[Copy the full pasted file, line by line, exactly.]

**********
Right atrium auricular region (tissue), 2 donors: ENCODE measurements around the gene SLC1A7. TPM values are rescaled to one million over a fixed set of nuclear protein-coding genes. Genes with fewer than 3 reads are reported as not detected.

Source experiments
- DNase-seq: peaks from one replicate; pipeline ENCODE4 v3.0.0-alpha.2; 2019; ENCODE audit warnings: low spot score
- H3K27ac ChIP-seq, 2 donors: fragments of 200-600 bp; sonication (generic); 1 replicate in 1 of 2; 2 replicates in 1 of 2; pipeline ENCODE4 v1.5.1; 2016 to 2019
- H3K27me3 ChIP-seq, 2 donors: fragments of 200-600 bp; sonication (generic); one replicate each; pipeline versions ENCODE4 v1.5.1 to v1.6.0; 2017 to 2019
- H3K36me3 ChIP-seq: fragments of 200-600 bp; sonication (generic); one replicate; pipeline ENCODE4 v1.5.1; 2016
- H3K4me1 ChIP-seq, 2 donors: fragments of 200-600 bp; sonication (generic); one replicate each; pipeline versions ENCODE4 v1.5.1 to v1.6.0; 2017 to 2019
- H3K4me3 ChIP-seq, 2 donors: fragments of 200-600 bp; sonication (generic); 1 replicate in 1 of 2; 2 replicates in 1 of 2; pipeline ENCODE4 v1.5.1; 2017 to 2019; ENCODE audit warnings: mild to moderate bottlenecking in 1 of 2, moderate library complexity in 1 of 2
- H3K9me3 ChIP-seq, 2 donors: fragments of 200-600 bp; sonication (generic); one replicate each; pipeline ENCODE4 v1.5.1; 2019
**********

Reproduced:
Right atrium auricular region (tissue), 2 donors: ENCODE measurements around the gene SLC1A7. TPM values are rescaled to one million over a fixed set of nuclear protein-coding genes. Genes with fewer than 3 reads are reported as not detected.

Source experiments
- DNase-seq: peaks from one replicate; pipeline ENCODE4 v3.0.0-alpha.2; 2019; ENCODE audit warnings: low spot score
- H3K27ac ChIP-seq, 2 donors: fragments of 200-600 bp; sonication (generic); 1 replicate in 1 of 2; 2 replicates in 1 of 2; pipeline ENCODE4 v1.5.1; 2016 to 2019
- H3K27me3 ChIP-seq, 2 donors: fragments of 200-600 bp; sonication (generic); one replicate each; pipeline versions ENCODE4 v1.5.1 to v1.6.0; 2017 to 2019
- H3K36me3 ChIP-seq: fragments of 200-600 bp; sonication (generic); one replicate; pipeline ENCODE4 v1.5.1; 2016
- H3K4me1 ChIP-seq, 2 donors: fragments of 200-600 bp; sonication (generic); one replicate each; pipeline versions ENCODE4 v1.5.1 to v1.6.0; 2017 to 2019
- H3K4me3 ChIP-seq, 2 donors: fragments of 200-600 bp; sonication (generic); 1 replicate in 1 of 2; 2 replicates in 1 of 2; pipeline ENCODE4 v1.5.1; 2017 to 2019; ENCODE audit warnings: mild to moderate bottlenecking in 1 of 2, moderate library complexity in 1 of 2
- H3K9me3 ChIP-seq, 2 donors: fragments of 200-600 bp; sonication (generic); one replicate each; pipeline ENCODE4 v1.5.1; 2019